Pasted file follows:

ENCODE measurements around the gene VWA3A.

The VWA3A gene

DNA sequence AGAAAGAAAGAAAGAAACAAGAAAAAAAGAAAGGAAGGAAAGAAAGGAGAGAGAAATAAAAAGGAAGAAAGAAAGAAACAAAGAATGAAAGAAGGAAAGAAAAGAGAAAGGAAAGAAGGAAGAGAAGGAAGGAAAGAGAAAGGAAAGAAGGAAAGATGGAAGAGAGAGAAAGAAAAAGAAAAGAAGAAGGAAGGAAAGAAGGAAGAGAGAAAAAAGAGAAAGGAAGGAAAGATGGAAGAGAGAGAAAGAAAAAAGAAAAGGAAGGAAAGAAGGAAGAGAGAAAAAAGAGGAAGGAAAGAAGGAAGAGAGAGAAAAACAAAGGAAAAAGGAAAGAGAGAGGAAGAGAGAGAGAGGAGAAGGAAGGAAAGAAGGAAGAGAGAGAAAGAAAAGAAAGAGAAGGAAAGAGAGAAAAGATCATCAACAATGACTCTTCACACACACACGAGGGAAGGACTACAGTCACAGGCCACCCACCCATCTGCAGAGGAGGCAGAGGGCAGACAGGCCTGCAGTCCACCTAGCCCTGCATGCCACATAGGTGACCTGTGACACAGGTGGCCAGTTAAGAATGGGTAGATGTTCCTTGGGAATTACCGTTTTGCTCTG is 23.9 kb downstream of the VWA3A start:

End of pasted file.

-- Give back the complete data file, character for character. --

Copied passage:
ENCODE measurements around the gene VWA3A.

The VWA3A gene

DNA sequence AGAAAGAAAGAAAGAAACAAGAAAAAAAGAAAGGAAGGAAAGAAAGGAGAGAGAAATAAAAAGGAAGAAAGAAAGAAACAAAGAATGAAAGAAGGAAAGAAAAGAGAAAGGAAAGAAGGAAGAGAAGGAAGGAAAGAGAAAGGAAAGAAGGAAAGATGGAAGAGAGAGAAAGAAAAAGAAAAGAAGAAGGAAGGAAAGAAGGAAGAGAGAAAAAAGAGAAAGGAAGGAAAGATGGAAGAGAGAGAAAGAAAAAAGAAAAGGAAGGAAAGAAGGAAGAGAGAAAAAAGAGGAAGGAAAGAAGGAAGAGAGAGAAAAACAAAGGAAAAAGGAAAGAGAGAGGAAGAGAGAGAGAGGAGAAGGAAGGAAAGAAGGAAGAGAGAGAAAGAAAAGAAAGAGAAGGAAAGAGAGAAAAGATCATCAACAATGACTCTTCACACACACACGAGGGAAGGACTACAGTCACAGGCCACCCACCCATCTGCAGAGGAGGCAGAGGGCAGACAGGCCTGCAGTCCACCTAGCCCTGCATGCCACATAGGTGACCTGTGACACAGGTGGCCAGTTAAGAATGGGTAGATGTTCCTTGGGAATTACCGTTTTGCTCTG is 23.9 kb downstream of the VWA3A start: